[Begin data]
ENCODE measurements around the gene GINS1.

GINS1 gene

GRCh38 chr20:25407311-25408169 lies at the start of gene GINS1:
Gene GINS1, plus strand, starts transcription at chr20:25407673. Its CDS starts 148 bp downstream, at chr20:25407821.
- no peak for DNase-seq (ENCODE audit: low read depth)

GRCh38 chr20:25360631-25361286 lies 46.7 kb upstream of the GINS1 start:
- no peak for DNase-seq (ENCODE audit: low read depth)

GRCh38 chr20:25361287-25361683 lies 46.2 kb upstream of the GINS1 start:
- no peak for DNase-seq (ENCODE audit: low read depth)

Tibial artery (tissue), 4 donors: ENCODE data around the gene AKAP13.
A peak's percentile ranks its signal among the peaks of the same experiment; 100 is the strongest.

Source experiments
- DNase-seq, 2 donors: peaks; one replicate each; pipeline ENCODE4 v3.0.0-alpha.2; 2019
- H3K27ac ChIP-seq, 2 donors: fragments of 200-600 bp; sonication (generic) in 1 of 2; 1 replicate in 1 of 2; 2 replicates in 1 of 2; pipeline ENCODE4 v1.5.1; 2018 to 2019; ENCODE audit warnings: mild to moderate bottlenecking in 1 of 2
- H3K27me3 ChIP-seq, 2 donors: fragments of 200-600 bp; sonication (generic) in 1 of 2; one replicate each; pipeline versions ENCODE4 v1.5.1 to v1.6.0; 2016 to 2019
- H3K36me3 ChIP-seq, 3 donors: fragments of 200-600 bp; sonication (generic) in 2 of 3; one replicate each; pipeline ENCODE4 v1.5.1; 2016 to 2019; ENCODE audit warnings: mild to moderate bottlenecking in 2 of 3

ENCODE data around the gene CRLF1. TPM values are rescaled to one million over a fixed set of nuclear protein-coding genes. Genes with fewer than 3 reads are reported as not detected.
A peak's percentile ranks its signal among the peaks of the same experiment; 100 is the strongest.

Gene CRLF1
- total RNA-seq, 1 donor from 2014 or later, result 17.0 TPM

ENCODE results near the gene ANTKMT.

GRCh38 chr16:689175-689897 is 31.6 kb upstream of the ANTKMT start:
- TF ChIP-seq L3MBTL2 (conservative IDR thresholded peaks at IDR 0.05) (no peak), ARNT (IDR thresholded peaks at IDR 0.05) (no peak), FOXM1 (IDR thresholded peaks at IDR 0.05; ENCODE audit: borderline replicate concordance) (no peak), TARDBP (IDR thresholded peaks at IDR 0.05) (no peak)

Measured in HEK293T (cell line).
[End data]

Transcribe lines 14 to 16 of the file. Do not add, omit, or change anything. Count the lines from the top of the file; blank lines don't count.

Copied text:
- H3K27ac ChIP-seq, 2 donors: fragments of 200-600 bp; sonication (generic) in 1 of 2; 1 replicate in 1 of 2; 2 replicates in 1 of 2; pipeline ENCODE4 v1.5.1; 2018 to 2019; ENCODE audit warnings: mild to moderate bottlenecking in 1 of 2
- H3K27me3 ChIP-seq, 2 donors: fragments of 200-600 bp; sonication (generic) in 1 of 2; one replicate each; pipeline versions ENCODE4 v1.5.1 to v1.6.0; 2016 to 2019
- H3K36me3 ChIP-seq, 3 donors: fragments of 200-600 bp; sonication (generic) in 2 of 3; one replicate each; pipeline ENCODE4 v1.5.1; 2016 to 2019; ENCODE audit warnings: mild to moderate bottlenecking in 2 of 3